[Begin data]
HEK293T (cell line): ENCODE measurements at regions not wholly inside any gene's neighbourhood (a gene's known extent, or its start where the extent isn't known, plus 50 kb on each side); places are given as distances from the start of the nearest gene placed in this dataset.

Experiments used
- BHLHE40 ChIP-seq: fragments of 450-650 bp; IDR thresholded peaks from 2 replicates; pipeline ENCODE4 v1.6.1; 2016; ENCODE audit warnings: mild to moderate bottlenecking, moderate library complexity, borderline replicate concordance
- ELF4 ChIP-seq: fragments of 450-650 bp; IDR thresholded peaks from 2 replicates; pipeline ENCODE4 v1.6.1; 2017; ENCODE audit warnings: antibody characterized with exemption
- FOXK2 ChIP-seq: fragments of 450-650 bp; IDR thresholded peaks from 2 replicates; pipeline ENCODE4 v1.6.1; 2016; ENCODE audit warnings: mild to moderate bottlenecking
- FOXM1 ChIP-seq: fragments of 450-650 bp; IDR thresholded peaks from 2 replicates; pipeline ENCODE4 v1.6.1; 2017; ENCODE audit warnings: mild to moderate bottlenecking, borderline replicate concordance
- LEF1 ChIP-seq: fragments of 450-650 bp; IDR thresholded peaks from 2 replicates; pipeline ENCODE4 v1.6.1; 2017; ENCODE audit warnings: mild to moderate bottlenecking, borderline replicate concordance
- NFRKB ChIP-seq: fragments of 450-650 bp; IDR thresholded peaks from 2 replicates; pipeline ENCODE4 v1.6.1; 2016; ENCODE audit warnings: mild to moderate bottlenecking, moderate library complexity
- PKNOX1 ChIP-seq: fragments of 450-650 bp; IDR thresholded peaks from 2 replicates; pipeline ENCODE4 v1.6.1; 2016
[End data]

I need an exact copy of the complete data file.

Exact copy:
HEK293T (cell line): ENCODE measurements at regions not wholly inside any gene's neighbourhood (a gene's known extent, or its start where the extent isn't known, plus 50 kb on each side); places are given as distances from the start of the nearest gene placed in this dataset.

Experiments used
- BHLHE40 ChIP-seq: fragments of 450-650 bp; IDR thresholded peaks from 2 replicates; pipeline ENCODE4 v1.6.1; 2016; ENCODE audit warnings: mild to moderate bottlenecking, moderate library complexity, borderline replicate concordance
- ELF4 ChIP-seq: fragments of 450-650 bp; IDR thresholded peaks from 2 replicates; pipeline ENCODE4 v1.6.1; 2017; ENCODE audit warnings: antibody characterized with exemption
- FOXK2 ChIP-seq: fragments of 450-650 bp; IDR thresholded peaks from 2 replicates; pipeline ENCODE4 v1.6.1; 2016; ENCODE audit warnings: mild to moderate bottlenecking
- FOXM1 ChIP-seq: fragments of 450-650 bp; IDR thresholded peaks from 2 replicates; pipeline ENCODE4 v1.6.1; 2017; ENCODE audit warnings: mild to moderate bottlenecking, borderline replicate concordance
- LEF1 ChIP-seq: fragments of 450-650 bp; IDR thresholded peaks from 2 replicates; pipeline ENCODE4 v1.6.1; 2017; ENCODE audit warnings: mild to moderate bottlenecking, borderline replicate concordance
- NFRKB ChIP-seq: fragments of 450-650 bp; IDR thresholded peaks from 2 replicates; pipeline ENCODE4 v1.6.1; 2016; ENCODE audit warnings: mild to moderate bottlenecking, moderate library complexity
- PKNOX1 ChIP-seq: fragments of 450-650 bp; IDR thresholded peaks from 2 replicates; pipeline ENCODE4 v1.6.1; 2016